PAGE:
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The city of the Taj Mahal, one of the...
Nestled on the banks River Haorah...
Declared as India's first UNESCO World...
Built by Mughal emperor Akbar in 1565...
Mughal emperor Akbar built his capital...
Inaugurated in 2013, the Agartala -...
Sewai is a sweet dish served mainly during the festival of Eid. Also known as sweet vermicelli and meethi sewai, this dish is a quick dessert that is symbolic with festivities. It is a preparation of vermicelli in milk and almonds and pistachio mixed in desi ghee (clarified butter).
Sheermala is a traditional flatbread that is slightly sweet and flavoured with kewra (an extract from the flower of the Pandanus plant) water and topped with sesame seeds. Sheermala is a common delicacy of Awadhi cuisine that has a Mughlai influence. It looks and tastes a lot like Persian saffron bread.
Kashmiri noon tea, also known as the sheer cha, gulabi chai, Kashmir tea, or pink tea, is a traditional tea beverage in the valley. Originating from the Indian subcontinent, this tea is world famous for its aroma and taste. Noon tea is usually made up of special type of green tea leaves, milk and baking soda. It is prepared in a special cooking pot known as samavar.
Nander monjje is a snack from Kashmir that is made using lotus stems and spices. A fried delicacy, it is traditionally served with Kashmiri onion chutney and tomato sauce.
Kashmiri dum aloo is a very popular Kashmiri dish that is made using baby potatoes dipped in a yoghurt-based gravy. It is flavoured with dry ginger powder and fennel. Usually served with flatbreads (like naan, roti and tandoori roti), this Kashmiri dish tastes amazing.
Served during festivals and special occasions, Kashmiri muji gaad is a fish-based dish that is garnished with radish. Gaad is a combination of vegetarian and non-vegetarian items.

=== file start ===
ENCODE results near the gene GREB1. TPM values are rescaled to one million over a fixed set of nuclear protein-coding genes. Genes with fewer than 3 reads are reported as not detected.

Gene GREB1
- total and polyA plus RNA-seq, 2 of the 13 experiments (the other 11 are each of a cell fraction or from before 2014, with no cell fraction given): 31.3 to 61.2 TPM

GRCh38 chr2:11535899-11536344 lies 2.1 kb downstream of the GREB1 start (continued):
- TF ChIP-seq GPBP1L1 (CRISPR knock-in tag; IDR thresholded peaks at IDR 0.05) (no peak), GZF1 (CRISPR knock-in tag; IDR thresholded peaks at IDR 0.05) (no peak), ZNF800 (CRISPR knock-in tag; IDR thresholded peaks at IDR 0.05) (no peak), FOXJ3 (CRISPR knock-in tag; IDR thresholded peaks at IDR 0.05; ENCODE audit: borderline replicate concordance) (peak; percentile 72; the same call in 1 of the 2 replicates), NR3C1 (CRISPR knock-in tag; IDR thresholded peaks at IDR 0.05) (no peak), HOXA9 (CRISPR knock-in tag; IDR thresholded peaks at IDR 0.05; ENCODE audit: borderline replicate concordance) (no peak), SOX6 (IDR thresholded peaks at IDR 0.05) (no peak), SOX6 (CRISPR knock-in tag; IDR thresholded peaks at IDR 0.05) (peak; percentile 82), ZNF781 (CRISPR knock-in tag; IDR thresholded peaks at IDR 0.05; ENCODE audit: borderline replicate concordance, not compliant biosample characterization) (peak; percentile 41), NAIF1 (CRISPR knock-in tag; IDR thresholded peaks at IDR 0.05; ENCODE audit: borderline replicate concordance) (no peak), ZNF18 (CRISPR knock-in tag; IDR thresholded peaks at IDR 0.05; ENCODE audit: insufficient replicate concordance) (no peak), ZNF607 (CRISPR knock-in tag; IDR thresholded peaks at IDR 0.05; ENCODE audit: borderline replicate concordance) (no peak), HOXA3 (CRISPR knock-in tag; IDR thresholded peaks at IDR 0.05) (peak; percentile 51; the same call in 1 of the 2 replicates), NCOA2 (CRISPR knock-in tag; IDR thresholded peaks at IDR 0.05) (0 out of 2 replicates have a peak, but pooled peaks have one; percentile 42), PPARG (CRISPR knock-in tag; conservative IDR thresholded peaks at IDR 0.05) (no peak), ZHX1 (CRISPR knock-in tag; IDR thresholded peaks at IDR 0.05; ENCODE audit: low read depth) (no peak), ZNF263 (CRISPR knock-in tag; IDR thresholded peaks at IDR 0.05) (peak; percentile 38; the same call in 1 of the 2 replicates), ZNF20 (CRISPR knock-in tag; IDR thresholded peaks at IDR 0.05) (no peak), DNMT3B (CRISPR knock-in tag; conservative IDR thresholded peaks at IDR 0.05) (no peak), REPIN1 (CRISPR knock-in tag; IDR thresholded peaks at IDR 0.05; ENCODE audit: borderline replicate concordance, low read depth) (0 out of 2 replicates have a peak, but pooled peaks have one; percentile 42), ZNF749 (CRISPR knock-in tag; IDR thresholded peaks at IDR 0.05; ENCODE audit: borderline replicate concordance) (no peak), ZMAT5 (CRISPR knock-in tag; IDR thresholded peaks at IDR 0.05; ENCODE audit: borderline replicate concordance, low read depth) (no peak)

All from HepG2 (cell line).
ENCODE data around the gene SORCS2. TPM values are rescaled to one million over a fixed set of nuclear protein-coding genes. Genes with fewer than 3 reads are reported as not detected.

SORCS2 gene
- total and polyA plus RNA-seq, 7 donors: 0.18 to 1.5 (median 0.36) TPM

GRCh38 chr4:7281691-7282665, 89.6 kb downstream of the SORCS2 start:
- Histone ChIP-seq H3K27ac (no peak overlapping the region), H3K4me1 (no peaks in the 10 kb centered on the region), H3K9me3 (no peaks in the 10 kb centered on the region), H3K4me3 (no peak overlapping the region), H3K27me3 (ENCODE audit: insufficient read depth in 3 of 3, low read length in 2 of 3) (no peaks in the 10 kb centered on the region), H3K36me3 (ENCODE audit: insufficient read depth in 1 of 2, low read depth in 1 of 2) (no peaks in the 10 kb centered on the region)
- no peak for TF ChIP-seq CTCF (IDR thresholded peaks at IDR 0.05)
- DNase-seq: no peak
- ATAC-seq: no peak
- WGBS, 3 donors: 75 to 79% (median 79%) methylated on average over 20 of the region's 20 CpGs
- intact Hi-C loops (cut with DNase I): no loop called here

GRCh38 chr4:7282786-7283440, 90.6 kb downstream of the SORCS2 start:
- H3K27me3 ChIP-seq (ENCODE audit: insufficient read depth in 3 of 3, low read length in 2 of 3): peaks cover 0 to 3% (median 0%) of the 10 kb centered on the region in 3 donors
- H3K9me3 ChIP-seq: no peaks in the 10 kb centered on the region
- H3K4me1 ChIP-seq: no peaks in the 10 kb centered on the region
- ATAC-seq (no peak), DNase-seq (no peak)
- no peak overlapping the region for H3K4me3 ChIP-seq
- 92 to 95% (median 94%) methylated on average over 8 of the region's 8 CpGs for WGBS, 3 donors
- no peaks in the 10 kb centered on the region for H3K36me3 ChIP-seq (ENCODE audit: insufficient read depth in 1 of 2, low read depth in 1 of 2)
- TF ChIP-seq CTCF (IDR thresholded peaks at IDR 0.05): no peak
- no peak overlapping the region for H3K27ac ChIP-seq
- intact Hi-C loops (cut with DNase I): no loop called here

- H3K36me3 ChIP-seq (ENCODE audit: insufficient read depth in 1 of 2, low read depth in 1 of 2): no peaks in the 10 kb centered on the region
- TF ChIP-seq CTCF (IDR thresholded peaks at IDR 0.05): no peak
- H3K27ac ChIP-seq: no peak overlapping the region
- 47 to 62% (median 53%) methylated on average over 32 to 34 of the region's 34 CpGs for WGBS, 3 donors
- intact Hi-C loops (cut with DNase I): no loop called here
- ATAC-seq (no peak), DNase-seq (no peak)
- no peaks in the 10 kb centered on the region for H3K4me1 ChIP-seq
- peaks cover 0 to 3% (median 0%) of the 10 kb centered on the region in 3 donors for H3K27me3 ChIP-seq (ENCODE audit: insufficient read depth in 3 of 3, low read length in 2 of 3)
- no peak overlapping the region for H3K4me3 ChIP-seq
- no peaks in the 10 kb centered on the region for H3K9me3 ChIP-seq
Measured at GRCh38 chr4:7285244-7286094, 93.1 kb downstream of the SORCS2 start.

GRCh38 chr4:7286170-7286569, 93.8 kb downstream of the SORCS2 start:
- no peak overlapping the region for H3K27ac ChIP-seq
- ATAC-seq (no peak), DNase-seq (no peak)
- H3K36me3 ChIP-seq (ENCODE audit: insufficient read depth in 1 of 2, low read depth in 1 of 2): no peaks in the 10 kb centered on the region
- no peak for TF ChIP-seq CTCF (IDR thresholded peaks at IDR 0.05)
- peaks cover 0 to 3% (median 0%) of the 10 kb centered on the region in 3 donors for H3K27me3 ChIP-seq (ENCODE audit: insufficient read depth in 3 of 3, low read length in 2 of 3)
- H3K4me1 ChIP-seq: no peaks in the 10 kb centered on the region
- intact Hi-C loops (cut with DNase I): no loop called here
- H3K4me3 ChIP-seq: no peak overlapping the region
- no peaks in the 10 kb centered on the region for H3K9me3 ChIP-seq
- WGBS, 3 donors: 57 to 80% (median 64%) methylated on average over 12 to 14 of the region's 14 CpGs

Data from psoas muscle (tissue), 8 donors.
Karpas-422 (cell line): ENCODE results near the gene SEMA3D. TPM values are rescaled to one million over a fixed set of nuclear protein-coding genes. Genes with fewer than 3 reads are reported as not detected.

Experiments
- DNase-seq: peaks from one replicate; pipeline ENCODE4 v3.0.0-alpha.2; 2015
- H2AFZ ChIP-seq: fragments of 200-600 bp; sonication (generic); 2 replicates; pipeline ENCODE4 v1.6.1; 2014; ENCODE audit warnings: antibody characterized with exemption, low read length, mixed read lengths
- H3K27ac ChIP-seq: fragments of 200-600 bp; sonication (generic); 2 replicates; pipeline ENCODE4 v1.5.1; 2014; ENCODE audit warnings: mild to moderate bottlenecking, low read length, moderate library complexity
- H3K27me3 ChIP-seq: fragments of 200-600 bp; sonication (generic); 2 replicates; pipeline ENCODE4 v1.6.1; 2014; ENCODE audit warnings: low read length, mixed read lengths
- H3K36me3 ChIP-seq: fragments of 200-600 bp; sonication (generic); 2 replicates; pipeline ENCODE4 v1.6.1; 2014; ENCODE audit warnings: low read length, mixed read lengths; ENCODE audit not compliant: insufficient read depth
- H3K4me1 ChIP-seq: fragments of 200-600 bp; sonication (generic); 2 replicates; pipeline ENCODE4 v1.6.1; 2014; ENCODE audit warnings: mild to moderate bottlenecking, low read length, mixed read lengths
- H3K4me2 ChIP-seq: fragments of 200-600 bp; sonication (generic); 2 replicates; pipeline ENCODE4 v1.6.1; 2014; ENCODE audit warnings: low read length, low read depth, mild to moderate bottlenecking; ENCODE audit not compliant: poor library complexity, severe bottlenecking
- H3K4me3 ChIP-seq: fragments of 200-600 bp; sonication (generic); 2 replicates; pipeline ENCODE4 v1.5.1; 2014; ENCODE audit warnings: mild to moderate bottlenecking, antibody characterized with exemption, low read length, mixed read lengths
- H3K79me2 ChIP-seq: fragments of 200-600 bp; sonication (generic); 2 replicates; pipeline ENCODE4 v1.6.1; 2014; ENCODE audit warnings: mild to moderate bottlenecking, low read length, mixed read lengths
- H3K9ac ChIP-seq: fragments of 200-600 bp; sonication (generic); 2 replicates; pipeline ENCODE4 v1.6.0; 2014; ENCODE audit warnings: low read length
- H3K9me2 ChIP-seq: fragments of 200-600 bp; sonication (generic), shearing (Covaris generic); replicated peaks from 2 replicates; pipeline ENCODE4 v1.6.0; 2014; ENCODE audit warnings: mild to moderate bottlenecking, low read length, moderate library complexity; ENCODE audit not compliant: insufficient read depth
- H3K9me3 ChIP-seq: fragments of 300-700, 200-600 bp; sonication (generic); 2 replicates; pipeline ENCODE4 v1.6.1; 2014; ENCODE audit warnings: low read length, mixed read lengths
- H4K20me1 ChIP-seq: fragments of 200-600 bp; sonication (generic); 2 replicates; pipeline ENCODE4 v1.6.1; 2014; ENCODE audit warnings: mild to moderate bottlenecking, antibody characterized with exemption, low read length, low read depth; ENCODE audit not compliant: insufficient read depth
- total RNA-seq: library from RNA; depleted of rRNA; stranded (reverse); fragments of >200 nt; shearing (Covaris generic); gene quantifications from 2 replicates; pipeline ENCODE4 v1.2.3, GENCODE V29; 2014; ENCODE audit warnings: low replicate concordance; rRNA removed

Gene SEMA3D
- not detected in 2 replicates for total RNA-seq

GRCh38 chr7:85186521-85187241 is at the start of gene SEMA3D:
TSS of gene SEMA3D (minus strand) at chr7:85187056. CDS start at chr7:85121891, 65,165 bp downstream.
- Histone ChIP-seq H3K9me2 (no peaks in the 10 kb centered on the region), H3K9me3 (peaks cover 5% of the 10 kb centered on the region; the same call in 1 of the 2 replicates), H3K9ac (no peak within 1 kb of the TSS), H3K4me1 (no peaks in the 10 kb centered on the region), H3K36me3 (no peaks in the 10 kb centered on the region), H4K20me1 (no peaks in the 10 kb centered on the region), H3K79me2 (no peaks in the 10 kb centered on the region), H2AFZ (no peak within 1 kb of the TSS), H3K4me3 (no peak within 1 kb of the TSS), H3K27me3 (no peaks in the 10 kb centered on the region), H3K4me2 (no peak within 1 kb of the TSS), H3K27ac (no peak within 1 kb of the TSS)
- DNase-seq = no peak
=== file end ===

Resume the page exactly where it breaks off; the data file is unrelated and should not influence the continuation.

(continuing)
Gadde monje is a fish-based dish of Kashmir valley. Deep-fried and coated with spicy flour batter, it is a tasty treat for fish lovers. Its vegetarian counterpart is a dish called Nader monjee, which uses lotus stem instead of fish.
Also known as seek-e-tujj, it is a barbecue dish, which is prepared by baking or smoking chopped meat pieces over slow burning wood or charcoal. Tujj is simply found in the form of minced mutton, held through steel rods called ‘seekh’ over an iron grill and roasted over red heated bath-e-czini. It is best served with chutney and special Kashmiri bread called lawasa.
Yakhni is a traditional Kashmiri non-vegetarian dish that is made using mutton, curd, cardamom, cloves and cinnamon. Yakhni is of many types like its roasted variant, which is a grilled spiced leg of a lamb. Mostly consumed during celebrations, it has a wonderful aroma of spices.
A delicacy from Kashmiri cuisine, gushtaba is also known as Kashmiri meat-ball curry. It is the main dish of the multi-course Kashmiri cuisine, wazwan, and is traditionally offered at the end of the meal. It involves minced mutton balls cooked in curd and spices.
A part of traditional Kashmiri cuisine, wazwan is a 36-course dinner spread that has all meat-based dishes. Its preparation is considered as a point of pride in the Kashmiri culture. Usually served during weddings, wazwan is more than a meal. Feasting on it is almost like a ceremony, in which a group of four people sit on a white sheet and share the meal. Some of the popular dishes served in wazwan are tabak-maaz, which is meat of lamb ribs; daeni phoul, which is mutton meat; waza chicken, which is two cooked halves of whole chicken; Kashmiri methi, which is a stew made of lamb stomach and fenugreek; rista, which are Kashmiri meatballs made in red gravy; doodh ras, which is meat cooked in sweet milk gravy, etc.
Kahwa is a Kashmiri drink that is a type of traditional green tea consumed in Afghanistan, Pakistan and India. A drink discovered in India and grown in the Western Ghats, Malabar and Kashmir Valley, it has now spread across central Asia. This drink is very popular among Kashmiris and is usually consumed at breakfast withbaked Kashmiri girda (bread).
Mutton rogan josh is a popular winter dish. Prepared on a low flame and cooked with a blend of spices, this Kashmiri delicacy tastes best when served with sheermala (sweet bread), naan (leavened bread), roti (Indian flatbread), rice, biryani (layered rice dish) and raita (watered down yoghurt). Rogan josh was introduced in Kashmir by the Mughals in 15th century, therefore, it has some Persian influences as well.